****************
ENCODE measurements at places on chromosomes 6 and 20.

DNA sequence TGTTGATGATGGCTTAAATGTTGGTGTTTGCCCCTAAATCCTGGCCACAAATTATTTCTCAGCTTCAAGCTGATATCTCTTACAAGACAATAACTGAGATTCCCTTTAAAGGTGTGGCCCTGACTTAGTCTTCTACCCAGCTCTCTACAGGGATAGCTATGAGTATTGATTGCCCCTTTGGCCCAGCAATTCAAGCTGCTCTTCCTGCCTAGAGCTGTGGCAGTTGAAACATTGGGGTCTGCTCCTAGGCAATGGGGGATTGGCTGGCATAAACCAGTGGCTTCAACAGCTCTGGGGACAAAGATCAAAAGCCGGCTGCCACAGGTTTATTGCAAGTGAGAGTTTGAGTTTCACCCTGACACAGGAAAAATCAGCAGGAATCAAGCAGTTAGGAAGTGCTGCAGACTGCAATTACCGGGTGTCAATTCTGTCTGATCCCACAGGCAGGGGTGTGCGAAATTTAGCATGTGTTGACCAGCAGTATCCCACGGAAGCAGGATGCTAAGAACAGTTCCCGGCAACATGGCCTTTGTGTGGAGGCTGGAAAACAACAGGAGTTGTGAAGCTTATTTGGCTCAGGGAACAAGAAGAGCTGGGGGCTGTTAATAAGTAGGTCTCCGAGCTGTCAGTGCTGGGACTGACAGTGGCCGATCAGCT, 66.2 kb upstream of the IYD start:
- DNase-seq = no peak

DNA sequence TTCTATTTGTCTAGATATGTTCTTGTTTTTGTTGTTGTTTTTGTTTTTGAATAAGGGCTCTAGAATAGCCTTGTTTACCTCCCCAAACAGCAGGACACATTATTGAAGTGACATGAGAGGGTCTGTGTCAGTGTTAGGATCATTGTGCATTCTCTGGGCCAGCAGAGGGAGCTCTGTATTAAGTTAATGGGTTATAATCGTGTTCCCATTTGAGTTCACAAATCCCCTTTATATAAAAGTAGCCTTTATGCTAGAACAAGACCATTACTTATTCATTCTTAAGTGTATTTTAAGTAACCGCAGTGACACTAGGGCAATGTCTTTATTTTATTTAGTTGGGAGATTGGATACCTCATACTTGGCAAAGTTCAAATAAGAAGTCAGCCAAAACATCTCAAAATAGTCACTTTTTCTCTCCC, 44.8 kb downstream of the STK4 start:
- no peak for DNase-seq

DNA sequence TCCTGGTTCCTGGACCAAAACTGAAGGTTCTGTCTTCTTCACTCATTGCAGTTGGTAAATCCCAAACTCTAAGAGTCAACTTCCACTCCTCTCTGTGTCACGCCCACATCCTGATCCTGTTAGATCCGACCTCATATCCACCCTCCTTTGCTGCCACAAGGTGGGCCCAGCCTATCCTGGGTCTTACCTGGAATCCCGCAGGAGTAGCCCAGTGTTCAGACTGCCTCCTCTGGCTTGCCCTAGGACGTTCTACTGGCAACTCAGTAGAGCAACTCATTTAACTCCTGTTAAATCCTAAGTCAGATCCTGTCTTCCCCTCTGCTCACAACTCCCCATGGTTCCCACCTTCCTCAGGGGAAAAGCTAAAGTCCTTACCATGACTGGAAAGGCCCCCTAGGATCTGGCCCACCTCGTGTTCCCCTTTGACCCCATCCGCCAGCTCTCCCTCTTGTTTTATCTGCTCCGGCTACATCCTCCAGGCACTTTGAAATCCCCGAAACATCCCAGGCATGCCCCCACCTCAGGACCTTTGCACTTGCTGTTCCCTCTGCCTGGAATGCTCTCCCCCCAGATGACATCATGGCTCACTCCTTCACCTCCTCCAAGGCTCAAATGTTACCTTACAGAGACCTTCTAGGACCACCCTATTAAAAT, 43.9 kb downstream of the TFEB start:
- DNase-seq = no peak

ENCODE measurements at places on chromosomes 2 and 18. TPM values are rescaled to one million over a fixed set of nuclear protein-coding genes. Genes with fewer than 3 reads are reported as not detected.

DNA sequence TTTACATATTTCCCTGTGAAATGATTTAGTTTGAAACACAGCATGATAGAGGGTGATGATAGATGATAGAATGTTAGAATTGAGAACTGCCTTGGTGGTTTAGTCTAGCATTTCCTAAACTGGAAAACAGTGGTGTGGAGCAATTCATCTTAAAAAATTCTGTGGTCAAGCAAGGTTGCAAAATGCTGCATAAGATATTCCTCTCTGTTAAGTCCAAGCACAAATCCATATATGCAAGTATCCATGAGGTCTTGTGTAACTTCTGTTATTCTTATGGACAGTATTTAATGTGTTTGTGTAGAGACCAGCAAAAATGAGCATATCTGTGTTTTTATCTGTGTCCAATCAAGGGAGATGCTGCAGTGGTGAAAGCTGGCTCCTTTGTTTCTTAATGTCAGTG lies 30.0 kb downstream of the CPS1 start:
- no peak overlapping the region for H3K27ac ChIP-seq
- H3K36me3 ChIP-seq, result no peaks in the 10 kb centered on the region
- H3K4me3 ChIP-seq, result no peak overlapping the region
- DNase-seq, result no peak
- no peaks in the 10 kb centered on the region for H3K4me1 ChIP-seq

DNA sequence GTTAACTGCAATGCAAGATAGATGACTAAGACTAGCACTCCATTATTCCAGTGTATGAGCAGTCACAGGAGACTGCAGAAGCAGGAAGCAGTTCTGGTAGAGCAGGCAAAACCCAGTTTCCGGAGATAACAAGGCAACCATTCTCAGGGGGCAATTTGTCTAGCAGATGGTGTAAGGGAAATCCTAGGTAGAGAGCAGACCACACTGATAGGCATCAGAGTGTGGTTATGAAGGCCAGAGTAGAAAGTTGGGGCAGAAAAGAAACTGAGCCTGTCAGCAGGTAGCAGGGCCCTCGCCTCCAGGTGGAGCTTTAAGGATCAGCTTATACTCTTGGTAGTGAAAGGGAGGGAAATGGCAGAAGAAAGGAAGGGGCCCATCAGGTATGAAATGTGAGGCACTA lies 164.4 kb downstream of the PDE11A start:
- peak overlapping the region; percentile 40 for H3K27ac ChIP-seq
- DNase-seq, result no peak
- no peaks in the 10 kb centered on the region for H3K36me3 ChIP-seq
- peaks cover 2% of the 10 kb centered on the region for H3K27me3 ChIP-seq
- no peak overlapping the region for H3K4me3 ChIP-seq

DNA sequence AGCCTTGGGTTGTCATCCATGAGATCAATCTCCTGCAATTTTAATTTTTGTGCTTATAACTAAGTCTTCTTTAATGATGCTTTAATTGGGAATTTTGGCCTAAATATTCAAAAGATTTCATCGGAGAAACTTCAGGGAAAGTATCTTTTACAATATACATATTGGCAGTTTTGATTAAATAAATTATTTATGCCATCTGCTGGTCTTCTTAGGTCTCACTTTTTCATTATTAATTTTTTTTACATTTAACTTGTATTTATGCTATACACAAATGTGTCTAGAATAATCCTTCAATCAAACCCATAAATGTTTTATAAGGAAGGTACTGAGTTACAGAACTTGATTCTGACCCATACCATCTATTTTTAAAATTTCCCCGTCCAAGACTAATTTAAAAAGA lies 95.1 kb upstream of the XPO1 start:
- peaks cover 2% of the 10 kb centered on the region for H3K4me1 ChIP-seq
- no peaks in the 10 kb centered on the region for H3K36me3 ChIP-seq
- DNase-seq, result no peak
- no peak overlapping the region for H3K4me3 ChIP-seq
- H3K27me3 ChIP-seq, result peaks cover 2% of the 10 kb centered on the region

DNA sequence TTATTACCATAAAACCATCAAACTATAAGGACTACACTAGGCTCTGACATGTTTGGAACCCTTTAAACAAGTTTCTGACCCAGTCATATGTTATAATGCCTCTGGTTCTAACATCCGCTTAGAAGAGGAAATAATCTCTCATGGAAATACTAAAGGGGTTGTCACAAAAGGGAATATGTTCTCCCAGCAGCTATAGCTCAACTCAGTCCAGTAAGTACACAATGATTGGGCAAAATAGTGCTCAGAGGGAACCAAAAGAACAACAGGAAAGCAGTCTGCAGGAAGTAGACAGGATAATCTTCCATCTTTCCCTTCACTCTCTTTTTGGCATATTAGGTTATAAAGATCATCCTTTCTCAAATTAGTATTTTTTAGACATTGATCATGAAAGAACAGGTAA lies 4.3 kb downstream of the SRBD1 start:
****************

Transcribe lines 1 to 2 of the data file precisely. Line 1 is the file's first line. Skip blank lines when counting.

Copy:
ENCODE measurements at places on chromosomes 6 and 20.

DNA sequence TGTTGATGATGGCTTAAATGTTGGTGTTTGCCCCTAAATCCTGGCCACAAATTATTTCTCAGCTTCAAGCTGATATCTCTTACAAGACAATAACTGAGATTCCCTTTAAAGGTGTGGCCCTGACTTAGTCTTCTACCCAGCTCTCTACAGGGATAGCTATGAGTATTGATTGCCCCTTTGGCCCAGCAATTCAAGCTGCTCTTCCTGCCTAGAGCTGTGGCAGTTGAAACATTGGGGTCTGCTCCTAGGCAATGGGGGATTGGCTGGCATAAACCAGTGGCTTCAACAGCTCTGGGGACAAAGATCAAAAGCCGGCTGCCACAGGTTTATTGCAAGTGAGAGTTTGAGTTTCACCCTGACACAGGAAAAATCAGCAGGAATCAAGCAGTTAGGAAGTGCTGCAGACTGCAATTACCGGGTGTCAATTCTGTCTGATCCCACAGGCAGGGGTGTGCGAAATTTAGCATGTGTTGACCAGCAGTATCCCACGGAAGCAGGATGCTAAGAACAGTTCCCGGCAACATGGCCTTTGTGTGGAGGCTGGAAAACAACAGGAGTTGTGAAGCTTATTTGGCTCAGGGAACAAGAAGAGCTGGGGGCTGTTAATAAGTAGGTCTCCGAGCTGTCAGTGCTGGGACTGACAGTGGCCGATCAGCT, 66.2 kb upstream of the IYD start: